IL PV-10 in combination with anti-PD-1 antibody delays the growth of treated and bystander M05 tumors
Mice received M05 tumor cells SC on bilateral flanks on Day 0 to evaluate the growth of treated and bystander melanoma lesions. On Day 7, 50 μl PBS or PV-10 was injected IL into the tumor on the right flank. Mice received NrIgG control or anti-PD-1 antibodies beginning on Day 8 and continuing twice per week until the end of the experiment. While treatment with IL PV-10 alone or in combination with anti-PD-1 antibody led to a delay in growth of treated tumor, only the combination therapy was able to delay the growth of uninjected bystander tumor (Fig 5, p<0.05 compared to PBS and PV-10, p = 0.06 compared to anti-PD-1 alone).
Mice received 3x105 M05 tumor cells SC on bilateral flanks on Day 0. On Day 7, right flank tumors were injected with 50 μl PV-10 or PBS IL. Mice received 300 μg anti-PD-1 and NrIgG antibodies beginning on Day 8 and continuing 2x/week until mice had reached endpoint. Tumor growth was measured in (left panel) tumors treated with IL PBS or PV-10 and (right panel) untreated, bystander tumors. Each line represents the growth of tumor in a single mouse (n = 5–6 mice per treatment group).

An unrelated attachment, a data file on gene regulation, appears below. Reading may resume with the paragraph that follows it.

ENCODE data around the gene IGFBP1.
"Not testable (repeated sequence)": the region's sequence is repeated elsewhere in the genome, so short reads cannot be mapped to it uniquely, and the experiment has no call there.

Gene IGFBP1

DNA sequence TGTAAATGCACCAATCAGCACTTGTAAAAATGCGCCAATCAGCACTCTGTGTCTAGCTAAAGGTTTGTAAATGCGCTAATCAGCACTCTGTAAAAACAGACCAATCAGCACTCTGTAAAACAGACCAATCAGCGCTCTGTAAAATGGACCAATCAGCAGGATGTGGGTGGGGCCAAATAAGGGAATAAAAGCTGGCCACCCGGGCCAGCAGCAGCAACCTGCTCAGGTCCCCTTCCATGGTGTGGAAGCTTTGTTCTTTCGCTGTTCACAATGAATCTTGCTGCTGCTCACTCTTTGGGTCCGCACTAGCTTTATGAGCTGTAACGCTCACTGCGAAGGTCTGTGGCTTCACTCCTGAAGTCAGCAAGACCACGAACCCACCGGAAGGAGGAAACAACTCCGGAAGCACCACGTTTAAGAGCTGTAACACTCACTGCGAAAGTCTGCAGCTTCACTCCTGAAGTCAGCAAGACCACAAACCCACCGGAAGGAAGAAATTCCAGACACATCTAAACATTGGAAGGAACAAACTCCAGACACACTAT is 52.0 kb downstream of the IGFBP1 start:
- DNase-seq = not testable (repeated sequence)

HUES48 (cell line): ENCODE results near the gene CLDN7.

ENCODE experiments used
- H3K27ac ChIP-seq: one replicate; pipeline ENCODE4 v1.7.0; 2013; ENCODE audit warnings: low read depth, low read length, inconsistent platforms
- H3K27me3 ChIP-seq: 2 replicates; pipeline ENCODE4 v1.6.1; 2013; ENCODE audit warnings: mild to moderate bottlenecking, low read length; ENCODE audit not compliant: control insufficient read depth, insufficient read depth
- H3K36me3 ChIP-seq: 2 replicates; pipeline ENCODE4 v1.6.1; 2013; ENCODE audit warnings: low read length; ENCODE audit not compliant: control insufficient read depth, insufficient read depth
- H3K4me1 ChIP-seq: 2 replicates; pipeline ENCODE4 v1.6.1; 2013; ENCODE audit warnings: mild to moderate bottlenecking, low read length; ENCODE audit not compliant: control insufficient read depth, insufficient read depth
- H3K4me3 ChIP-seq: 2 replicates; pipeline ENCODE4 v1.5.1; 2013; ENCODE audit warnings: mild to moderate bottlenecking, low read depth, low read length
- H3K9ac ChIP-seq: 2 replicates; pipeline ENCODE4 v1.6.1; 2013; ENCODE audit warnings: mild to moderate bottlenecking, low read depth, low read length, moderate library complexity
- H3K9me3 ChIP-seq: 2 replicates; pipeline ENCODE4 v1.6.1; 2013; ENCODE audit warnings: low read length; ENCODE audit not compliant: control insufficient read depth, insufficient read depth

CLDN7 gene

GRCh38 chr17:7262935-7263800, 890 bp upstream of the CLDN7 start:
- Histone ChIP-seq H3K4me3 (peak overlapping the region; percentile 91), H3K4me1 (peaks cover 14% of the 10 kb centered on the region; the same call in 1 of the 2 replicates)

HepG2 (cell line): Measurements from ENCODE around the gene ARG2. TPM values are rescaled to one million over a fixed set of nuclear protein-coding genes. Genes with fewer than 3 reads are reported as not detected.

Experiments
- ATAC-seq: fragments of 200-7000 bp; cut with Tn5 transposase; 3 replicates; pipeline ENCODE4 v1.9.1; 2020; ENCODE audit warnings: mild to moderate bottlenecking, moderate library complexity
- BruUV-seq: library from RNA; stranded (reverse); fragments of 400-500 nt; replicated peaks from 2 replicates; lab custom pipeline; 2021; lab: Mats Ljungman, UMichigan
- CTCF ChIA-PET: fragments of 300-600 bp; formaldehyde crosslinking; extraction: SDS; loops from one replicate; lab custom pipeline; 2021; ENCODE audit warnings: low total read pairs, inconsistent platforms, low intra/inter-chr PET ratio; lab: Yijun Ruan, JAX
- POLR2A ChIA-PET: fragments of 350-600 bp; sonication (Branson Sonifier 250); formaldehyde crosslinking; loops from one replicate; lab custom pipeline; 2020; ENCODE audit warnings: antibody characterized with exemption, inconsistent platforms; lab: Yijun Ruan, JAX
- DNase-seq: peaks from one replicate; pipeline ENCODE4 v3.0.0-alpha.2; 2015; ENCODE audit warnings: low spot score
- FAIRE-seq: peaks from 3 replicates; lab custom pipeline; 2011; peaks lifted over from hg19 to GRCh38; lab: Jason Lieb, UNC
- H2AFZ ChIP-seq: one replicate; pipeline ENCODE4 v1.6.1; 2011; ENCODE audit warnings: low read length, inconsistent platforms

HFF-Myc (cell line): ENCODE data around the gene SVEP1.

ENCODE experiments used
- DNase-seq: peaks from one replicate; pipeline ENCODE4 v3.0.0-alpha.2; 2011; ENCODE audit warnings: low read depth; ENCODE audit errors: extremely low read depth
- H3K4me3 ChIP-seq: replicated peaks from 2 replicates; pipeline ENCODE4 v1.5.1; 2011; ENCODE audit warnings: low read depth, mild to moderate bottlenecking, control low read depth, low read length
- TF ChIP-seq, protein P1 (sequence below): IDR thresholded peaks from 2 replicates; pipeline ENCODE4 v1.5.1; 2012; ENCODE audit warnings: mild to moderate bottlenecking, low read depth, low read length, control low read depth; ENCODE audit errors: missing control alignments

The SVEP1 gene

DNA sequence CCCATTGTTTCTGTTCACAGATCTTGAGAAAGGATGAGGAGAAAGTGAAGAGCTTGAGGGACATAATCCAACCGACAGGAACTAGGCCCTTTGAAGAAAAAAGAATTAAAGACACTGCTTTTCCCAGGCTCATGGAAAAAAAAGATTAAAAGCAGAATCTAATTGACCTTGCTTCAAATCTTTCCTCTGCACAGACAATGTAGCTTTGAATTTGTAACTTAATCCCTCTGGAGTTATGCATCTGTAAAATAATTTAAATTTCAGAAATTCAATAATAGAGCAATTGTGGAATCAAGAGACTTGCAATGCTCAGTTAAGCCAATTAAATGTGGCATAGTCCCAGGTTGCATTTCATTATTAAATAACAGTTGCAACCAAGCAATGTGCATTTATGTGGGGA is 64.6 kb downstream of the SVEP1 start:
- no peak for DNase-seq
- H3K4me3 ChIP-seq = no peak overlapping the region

Increased anti-tumor immunity after IL PV-10 in combination with checkpoint antibodies delays growth of treated B16 tumors
We also measured the effect of targeting checkpoint receptors on the growth of B16 melanoma tumors that do not express the foreign OVA antigen. Mice received B16 tumor SC on Day 0. Starting on Day 10, mice received one injection of PV-10 IL, followed by IP injections of anti-CTLA-4, anti-PD-1, or anti-PD-L1 antibodies twice a week for 2 weeks. Combination therapy with IL PV-10 and checkpoint antibodies led to a delay in B16 tumor growth (S4 Fig, p<0.05 for each combination therapy compared to IL PV-10 alone). As combination therapy with IL PV-10 and anti-PD-L1 was associated with the most delayed growth of B16 tumor, this combination was chosen for further experiments.
IL PV-10 in combination with anti-PD-L1 antibody delays growth of treated and bystander B16 tumors